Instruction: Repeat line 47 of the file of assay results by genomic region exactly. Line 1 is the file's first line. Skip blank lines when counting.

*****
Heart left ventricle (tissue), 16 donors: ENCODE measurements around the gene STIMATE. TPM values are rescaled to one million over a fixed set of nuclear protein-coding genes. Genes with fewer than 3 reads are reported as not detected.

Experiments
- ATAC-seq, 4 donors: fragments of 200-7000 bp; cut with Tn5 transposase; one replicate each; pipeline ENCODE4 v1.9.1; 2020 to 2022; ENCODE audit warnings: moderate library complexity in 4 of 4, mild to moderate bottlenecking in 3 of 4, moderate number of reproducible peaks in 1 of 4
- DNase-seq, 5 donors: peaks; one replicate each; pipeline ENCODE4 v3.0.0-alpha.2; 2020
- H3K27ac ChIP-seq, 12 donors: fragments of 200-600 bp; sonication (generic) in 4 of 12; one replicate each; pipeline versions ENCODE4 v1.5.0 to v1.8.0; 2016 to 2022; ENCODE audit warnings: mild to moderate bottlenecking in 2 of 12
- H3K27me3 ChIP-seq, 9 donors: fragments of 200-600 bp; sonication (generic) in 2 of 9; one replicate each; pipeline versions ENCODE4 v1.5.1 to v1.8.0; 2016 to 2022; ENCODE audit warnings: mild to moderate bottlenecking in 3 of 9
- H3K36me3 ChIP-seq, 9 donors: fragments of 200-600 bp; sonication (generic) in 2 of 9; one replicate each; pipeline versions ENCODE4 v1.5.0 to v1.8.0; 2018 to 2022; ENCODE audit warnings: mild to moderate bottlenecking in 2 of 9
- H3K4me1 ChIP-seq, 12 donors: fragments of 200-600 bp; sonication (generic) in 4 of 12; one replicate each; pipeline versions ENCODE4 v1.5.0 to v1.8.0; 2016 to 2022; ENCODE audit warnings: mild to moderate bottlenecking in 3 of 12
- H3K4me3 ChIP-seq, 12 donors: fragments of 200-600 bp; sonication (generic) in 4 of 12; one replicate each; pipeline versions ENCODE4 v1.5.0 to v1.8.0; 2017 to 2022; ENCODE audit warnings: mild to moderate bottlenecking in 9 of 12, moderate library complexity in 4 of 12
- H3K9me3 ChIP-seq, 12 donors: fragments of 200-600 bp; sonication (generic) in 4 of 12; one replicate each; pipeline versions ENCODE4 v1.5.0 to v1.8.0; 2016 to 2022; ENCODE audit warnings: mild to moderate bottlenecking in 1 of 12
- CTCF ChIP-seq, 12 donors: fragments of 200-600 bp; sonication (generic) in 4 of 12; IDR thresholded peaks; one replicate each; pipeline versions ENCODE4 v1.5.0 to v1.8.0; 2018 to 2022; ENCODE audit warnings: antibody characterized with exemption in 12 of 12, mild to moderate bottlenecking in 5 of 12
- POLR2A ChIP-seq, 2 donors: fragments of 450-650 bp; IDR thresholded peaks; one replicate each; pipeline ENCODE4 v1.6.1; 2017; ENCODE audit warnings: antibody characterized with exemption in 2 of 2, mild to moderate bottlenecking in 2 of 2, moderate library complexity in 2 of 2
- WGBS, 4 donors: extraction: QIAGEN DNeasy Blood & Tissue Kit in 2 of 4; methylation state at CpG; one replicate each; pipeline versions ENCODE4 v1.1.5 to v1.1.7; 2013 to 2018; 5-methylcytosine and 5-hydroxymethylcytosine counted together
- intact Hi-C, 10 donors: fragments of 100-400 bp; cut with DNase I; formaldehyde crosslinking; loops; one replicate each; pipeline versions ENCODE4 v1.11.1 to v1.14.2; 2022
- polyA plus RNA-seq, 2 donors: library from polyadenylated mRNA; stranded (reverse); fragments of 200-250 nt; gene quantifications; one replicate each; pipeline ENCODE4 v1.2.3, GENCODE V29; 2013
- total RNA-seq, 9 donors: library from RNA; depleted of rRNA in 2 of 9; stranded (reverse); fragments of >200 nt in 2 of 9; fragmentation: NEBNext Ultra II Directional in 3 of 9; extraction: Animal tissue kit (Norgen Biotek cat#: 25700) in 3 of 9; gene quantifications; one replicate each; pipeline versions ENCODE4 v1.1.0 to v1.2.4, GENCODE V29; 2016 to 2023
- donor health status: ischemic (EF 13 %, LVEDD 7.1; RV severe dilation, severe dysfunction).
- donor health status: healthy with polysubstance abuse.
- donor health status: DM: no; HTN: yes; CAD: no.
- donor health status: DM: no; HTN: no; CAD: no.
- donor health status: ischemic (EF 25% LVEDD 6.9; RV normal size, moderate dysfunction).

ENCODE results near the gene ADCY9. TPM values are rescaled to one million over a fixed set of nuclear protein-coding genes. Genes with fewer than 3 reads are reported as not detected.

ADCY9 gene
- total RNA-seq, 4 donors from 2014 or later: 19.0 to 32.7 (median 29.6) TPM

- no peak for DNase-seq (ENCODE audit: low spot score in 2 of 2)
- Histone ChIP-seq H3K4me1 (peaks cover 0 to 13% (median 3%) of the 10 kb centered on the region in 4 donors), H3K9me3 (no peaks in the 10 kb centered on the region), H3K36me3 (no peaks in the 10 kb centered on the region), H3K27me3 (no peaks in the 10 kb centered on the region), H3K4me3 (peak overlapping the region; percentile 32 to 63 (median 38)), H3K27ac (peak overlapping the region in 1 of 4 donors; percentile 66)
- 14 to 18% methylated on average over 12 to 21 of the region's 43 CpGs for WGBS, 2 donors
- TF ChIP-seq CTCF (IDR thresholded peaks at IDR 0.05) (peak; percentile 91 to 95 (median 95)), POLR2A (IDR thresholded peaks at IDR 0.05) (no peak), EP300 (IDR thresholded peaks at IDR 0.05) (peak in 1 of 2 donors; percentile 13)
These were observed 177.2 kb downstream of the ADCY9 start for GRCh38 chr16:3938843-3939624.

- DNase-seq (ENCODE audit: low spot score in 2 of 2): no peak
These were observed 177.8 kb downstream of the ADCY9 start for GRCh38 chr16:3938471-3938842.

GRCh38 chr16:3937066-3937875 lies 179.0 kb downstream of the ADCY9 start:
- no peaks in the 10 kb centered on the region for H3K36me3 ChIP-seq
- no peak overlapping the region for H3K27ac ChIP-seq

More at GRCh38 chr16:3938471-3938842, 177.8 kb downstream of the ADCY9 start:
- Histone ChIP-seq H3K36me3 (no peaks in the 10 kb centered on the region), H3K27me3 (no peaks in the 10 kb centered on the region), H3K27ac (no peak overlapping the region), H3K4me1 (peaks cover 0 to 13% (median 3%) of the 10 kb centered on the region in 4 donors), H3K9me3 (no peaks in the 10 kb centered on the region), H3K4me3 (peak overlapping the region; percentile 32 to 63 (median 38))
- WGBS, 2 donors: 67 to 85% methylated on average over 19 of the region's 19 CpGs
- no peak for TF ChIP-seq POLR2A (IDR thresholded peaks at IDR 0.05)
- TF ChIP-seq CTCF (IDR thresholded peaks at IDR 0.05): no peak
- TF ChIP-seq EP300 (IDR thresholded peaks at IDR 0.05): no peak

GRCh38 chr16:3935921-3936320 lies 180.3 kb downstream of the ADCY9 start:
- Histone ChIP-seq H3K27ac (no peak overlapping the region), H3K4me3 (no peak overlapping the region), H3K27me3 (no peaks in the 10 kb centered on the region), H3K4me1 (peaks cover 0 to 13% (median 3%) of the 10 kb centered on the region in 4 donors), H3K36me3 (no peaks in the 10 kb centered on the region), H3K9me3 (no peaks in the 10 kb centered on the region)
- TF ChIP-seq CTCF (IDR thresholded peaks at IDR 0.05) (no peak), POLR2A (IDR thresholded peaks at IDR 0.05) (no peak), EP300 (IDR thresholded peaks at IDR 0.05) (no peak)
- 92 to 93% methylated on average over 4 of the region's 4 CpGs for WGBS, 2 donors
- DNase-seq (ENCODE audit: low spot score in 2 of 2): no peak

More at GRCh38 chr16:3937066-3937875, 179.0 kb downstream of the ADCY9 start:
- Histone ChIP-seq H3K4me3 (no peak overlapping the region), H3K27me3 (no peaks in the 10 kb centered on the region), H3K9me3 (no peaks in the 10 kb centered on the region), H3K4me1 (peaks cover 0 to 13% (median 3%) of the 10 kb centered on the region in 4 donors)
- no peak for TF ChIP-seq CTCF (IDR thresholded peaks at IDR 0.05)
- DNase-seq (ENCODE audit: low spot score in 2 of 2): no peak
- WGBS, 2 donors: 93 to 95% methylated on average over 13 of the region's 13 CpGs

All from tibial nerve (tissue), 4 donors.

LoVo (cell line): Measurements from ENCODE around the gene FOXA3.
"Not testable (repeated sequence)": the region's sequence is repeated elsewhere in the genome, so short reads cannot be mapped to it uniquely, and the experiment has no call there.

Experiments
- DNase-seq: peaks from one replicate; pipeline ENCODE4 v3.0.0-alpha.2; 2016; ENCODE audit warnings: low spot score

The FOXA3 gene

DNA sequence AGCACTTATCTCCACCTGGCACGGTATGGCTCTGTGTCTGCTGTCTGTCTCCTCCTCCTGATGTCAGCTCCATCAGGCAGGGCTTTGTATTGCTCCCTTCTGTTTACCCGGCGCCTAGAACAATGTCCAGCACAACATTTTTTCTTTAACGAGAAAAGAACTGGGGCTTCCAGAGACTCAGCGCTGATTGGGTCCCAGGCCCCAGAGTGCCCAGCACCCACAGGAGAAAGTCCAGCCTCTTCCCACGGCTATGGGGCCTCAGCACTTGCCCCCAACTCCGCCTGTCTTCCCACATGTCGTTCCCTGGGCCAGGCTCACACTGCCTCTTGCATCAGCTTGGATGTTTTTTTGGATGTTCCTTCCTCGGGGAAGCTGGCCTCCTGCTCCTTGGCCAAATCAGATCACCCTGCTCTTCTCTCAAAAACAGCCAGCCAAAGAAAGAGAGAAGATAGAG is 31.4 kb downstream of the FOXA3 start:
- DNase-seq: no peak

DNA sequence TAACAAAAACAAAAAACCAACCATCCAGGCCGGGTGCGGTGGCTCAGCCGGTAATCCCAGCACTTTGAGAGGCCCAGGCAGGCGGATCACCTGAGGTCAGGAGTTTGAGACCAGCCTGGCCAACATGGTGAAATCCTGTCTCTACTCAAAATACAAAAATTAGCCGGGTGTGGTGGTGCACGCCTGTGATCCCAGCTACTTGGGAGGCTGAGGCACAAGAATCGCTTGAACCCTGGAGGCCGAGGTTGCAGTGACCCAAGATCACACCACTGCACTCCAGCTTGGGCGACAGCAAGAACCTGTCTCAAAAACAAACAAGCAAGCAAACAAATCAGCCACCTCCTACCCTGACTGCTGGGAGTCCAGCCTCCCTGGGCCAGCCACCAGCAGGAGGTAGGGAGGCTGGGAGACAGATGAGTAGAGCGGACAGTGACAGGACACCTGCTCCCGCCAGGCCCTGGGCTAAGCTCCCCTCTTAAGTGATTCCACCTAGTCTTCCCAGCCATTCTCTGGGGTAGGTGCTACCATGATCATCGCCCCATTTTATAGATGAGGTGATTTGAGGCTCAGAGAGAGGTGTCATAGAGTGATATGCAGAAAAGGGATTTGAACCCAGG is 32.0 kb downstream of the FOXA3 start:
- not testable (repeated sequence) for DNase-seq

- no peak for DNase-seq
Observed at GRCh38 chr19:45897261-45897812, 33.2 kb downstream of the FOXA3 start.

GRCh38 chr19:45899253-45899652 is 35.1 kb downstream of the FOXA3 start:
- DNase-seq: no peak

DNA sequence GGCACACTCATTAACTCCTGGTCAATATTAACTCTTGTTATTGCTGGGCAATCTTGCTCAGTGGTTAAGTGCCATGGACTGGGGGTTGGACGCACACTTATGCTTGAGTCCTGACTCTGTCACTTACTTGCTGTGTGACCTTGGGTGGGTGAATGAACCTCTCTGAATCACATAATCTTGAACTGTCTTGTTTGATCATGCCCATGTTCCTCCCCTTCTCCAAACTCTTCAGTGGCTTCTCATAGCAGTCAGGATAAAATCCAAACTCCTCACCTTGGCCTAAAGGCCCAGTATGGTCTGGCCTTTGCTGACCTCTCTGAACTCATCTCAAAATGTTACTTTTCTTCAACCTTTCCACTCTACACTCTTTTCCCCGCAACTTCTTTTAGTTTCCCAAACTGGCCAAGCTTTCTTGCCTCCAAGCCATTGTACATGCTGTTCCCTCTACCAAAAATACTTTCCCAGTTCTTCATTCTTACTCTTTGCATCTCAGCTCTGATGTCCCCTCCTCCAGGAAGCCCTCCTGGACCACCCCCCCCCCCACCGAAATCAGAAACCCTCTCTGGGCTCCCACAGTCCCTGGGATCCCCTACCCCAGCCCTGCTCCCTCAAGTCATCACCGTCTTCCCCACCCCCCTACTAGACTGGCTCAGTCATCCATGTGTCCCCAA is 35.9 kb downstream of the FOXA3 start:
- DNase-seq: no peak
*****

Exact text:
- Histone ChIP-seq H3K4me3 (no peak overlapping the region), H3K27me3 (no peaks in the 10 kb centered on the region), H3K9me3 (no peaks in the 10 kb centered on the region), H3K4me1 (peaks cover 0 to 13% (median 3%) of the 10 kb centered on the region in 4 donors)